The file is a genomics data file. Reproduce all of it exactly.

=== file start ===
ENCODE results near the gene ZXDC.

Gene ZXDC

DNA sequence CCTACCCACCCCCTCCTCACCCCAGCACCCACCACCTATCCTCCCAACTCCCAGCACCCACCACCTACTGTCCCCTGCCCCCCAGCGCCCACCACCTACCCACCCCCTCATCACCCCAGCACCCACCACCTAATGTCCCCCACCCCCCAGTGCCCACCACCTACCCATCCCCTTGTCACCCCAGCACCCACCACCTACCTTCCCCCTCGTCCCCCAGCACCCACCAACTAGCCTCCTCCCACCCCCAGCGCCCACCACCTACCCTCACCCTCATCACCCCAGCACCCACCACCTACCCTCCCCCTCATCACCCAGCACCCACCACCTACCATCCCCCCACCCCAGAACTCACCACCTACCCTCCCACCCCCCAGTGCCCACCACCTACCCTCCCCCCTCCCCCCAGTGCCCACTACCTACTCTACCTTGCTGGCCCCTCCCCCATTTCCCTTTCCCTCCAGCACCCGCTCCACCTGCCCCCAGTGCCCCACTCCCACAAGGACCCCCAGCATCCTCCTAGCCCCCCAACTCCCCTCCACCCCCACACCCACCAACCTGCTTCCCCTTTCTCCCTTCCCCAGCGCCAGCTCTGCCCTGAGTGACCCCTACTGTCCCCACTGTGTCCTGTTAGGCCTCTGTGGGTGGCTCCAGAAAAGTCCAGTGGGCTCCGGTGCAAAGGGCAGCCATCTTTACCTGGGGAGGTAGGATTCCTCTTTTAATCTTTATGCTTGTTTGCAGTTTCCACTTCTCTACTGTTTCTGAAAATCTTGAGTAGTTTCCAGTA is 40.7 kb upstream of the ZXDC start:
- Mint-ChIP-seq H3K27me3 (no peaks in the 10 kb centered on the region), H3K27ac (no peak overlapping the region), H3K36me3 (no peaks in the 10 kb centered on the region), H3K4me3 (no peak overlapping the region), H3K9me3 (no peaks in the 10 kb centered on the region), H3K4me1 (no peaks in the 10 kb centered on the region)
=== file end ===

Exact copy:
ENCODE results near the gene ZXDC.

Gene ZXDC

DNA sequence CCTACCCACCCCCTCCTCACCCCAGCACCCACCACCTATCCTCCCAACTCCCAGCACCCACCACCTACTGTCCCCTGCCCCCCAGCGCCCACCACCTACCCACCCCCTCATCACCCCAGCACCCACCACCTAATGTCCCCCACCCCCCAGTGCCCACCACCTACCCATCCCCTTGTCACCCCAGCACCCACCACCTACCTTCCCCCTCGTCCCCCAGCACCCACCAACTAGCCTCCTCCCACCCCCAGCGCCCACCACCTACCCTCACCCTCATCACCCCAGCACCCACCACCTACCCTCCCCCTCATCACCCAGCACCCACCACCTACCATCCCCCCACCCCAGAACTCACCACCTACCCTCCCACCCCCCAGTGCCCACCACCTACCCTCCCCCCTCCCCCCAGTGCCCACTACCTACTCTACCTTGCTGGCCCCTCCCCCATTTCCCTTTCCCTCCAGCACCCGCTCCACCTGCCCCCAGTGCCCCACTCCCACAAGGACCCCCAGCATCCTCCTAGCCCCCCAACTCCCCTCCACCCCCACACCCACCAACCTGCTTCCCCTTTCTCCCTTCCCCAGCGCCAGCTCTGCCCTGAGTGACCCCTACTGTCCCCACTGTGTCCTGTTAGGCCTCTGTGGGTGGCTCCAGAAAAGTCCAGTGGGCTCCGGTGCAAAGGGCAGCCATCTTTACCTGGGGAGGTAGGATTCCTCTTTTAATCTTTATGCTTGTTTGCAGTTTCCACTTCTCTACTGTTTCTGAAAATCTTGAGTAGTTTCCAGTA is 40.7 kb upstream of the ZXDC start:
- Mint-ChIP-seq H3K27me3 (no peaks in the 10 kb centered on the region), H3K27ac (no peak overlapping the region), H3K36me3 (no peaks in the 10 kb centered on the region), H3K4me3 (no peak overlapping the region), H3K9me3 (no peaks in the 10 kb centered on the region), H3K4me1 (no peaks in the 10 kb centered on the region)